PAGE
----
Why we’re still scared of cell phones
Posted On July 17, 2021
It’s not just a fear of getting killed that drives people to buy cell phones.
It’s also a fear that’s being stoked by the sheer amount of time and money they take to make them.
According to a recent study conducted by the Pew Research Center, more Americans are worried about cell phone accidents than they are about gun violence.
More people are concerned about cell phones than they believe gun violence is a serious threat.
And the public is increasingly concerned that cell phone use can lead to cancer, heart disease, and other serious health issues.
And even more Americans think cell phones pose a threat to our children.
In the past year alone, there have been hundreds of cell phone accident cases.
A report released last month by the Federal Communications Commission (FCC) showed that more Americans were killed by their cell phone than were killed in traffic accidents.
More Americans were injured in traffic crashes than in the attacks on the World Trade Center and the Pentagon.
The FCC report also found that nearly 2,400 people were killed or seriously injured by cell phone users in the United States last year.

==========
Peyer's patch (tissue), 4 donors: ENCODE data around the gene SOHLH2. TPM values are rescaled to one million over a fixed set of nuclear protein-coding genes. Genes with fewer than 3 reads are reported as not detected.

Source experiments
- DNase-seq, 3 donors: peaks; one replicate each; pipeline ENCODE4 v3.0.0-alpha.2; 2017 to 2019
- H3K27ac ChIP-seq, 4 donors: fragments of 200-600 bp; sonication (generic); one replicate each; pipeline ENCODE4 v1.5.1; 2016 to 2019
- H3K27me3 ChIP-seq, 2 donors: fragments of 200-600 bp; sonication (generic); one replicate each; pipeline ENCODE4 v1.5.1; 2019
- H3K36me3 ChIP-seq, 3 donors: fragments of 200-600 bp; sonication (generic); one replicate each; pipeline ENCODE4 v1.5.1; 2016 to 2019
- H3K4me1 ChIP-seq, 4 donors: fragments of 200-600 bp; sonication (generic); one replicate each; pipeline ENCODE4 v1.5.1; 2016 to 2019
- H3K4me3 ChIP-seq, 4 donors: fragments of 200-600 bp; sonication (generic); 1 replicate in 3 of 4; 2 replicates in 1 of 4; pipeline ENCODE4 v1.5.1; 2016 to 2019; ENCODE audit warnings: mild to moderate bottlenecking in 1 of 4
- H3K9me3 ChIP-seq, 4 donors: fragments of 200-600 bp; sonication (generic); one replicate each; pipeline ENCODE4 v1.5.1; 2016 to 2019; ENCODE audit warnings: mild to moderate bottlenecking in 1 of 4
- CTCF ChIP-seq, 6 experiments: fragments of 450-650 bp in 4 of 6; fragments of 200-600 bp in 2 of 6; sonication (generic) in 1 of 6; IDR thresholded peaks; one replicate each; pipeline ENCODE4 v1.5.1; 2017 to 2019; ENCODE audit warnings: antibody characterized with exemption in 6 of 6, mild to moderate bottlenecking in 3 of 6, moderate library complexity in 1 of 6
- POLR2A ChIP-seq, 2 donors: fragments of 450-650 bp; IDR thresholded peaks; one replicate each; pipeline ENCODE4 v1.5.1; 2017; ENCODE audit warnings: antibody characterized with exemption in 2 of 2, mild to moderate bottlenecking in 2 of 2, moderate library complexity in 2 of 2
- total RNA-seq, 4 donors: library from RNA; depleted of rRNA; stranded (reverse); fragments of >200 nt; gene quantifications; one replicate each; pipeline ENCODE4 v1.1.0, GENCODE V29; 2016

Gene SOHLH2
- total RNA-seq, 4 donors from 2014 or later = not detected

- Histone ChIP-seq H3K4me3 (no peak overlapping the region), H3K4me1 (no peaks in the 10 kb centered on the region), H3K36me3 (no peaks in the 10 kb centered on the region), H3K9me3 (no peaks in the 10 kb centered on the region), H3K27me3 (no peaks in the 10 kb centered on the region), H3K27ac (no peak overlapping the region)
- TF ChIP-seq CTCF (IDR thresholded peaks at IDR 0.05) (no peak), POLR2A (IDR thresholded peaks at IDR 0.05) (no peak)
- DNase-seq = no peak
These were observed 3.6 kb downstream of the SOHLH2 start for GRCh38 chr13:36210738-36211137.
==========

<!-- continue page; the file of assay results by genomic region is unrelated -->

That’s one person every three minutes.
And this isn’t just about accidents.
According to the report, people are increasingly taking their cell phones for granted, relying on them as their primary means of communication.
A number of factors contribute to the rise in cell phone injuries.
Americans spend an average of $1,000 per month on cell phone bills, and the vast majority of Americans don’t use them all at once.
Most cell phone owners simply do not use their phones all at the same time.
In fact, nearly 80% of people don’t have an unlimited amount of data on their phones.
The problem with all of this, though, is that cell phones have become the ultimate consumer device.
They’ve become ubiquitous, and they’re also becoming increasingly important in the lives of millions of Americans.
The following infographic details the latest news surrounding cell phone safety, as well as some of the trends that are affecting Americans’ daily lives.